The French blockade of the Río de la Plata (March 28, 1838 to October 29, 1840), whereby the French Navy closed the port of Buenos Aires for over two years, was a major event in Latin American history that had long-lasting implications, as it set a precedent for continued European and American intervention in the region. From the U.S. perspective, it also showed the impotence of the ‘Monroe Doctrine’, in that Washington was not yet powerful enough to dissuade European powers from adventures in the Americas.
The circumstances surrounding the blockade are incredibly complex. To make a very long story short, Argentina was then a loose confederation of states, dominated by Buenos Aires Province (which included the eponymous city), as opposed to being a unitary political entity. This arrangement was controversial, as the Argentine establishment was split into the Unitiarios (Unitarians), who wanted Argentina to become a centralized, unitary state, while the Federales (Federalists) preferred the status quo.
The Federales were led by the charismatic Juan Manuel de Rosas (1793 – 1877), the Governor of Buenos Aires (1835-52), lionized by his supporters as the ‘Restorer of Laws’, who wanted to maintain a decentralized system so that Buenos Aires would not have to share its great bounty of customs revenues with Argentina’s poorer provinces. To make matters more complex, the Argentine conflict dovetailed into the War of the Confederation (1836-9), a civil conflict that involved Peru and Bolivia, with the Bolivian generalissimo Andrés de Santa Cruz providing crucial support to the Unitarios. The Argentine struggle was also caught up in the Uruguayan Civil War (1839-51), with the Unitarios supporting the Colorado party, led by Fructuoso Rivera, and the Federales supporting the Blanco party, led by Manel Oribe.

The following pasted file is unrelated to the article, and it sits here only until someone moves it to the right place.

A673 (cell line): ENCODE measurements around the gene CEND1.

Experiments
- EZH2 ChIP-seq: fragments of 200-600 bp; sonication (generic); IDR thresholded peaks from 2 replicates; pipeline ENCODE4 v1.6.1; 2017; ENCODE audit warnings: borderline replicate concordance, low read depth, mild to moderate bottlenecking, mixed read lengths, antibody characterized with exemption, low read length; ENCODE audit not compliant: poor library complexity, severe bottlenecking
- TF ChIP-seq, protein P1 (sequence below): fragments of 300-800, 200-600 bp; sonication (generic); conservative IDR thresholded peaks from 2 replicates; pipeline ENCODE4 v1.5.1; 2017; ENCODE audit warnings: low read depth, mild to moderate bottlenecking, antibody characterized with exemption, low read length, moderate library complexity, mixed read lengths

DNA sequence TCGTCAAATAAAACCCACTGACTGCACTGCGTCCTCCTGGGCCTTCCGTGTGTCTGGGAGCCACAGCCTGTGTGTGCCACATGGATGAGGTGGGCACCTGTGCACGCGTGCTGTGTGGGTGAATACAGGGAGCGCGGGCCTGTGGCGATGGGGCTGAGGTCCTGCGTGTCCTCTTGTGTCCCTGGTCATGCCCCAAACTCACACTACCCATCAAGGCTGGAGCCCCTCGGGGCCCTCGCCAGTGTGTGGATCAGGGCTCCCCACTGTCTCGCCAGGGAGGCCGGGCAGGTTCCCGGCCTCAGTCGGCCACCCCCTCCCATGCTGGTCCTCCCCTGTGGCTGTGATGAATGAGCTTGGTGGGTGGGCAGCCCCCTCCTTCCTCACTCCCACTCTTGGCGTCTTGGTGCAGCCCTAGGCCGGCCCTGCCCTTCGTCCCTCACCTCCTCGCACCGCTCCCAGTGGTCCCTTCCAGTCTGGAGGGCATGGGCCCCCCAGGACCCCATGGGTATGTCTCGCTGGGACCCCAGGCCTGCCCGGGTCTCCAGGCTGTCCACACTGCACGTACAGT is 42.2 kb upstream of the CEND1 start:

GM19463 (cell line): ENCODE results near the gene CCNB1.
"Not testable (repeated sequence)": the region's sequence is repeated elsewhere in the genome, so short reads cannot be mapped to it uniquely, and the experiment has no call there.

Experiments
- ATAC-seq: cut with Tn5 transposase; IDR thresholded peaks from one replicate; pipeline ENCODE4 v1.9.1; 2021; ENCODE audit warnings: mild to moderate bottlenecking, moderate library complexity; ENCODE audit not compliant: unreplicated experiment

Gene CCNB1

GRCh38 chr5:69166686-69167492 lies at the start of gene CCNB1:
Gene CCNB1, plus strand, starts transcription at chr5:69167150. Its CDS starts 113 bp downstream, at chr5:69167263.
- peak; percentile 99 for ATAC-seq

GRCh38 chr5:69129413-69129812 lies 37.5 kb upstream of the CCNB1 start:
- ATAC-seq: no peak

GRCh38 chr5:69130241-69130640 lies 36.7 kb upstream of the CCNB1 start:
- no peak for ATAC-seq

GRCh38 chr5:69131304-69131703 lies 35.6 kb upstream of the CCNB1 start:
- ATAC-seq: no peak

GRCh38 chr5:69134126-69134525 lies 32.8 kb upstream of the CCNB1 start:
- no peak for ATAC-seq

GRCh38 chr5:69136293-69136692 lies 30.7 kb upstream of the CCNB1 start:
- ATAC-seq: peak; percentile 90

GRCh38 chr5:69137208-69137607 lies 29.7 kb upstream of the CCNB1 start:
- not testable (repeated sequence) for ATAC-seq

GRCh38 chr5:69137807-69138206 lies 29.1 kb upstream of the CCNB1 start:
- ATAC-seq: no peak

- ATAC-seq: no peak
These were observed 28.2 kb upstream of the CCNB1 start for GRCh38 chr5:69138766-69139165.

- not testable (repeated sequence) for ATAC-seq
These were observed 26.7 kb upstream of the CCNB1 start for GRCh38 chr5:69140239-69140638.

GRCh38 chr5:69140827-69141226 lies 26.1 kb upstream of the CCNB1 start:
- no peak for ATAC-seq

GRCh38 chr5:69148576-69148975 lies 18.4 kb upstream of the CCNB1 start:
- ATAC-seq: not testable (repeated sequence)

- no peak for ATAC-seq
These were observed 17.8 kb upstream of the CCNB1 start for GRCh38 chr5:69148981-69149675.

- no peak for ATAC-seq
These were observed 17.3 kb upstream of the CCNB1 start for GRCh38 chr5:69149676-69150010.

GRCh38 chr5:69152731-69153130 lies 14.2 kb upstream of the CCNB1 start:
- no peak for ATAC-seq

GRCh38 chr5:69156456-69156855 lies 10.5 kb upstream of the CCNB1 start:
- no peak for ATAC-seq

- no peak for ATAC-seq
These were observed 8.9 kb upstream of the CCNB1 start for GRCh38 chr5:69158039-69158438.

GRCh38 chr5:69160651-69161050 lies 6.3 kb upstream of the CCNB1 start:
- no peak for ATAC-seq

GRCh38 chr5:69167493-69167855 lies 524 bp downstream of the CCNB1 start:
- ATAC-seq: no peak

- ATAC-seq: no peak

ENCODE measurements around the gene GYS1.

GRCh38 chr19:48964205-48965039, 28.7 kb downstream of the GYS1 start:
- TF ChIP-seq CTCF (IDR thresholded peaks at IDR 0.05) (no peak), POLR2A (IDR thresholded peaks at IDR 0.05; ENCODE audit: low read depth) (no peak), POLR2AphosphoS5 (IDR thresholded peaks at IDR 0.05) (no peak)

The reason why France, Britain and other European powers were interested in the civil conflict in Argentina and neighbouring countries was that the Unitarios were proponents of free trade (good for Europe), while the Federales were in favour of protectionism (bad for Europe). Argentine trade with France and Britain through the Buenos Aires port was immense, so there was a lot of money at stake.
Both France and Britain preferred a Unitarios regime, however, London was determined to maintain a cautious approach, while Paris was eager for confrontation. France sent the hot-headed Aimé Roger to be their envoy to Buenos Aires. He had a mandate to present Rosas and his foreign minister, Felipe Benicio de la Paz Arana, with unreasonable demands (please see below), delivered at gunpoint. The French (correctly) assumed that Rosas would not agree to said blackmail, at which point the French Navy would blockade Buenos Aires’s port, and further believed that this would deliver a death blow to the province’s economy. They (naively) assumed that this would stoke public anger against Rosas and force him out of power, giving way to weak and plaint Federale leadership.
A French Navy fleet, commanded by Admiral Louis François Jean Leblanc, successfully sealed off the port of Buenos Aires, beginning on March 28, 1838, severely harming the economy of the province. Yet, Rosas dug-in and refused to concede. Instead of resenting Rosas, the citizenry saw him a heroic figure and his popularity went through the roof. The longer the siege dragged on, the more the costs weighed on the French treasury, and the more it seems to have strengthen Rosas’s administration. In this context, the present work fulfils a pro-Federale propagandist purpose, as it shows the French to be petulant, unjust and a touch impotent, while Arana (and by extension, Rosas) is shown to be strong, measured and dignified.
Eventually, Britain lost patience with France’s fiasco, and placed pressure upon Paris to abandon the endeavour. At the same time, even the most ardent diehards in Paris realized that the writing was on the wall. With the Mackau-Arana Treaty, France ended the blockade on October 29, 1840, leaving Rosas and Federales as the victors in the victors in the Argentine civil conflicts – at least for the time being. Rosas maintained his protectionist trade policies, much to consternation of European powers.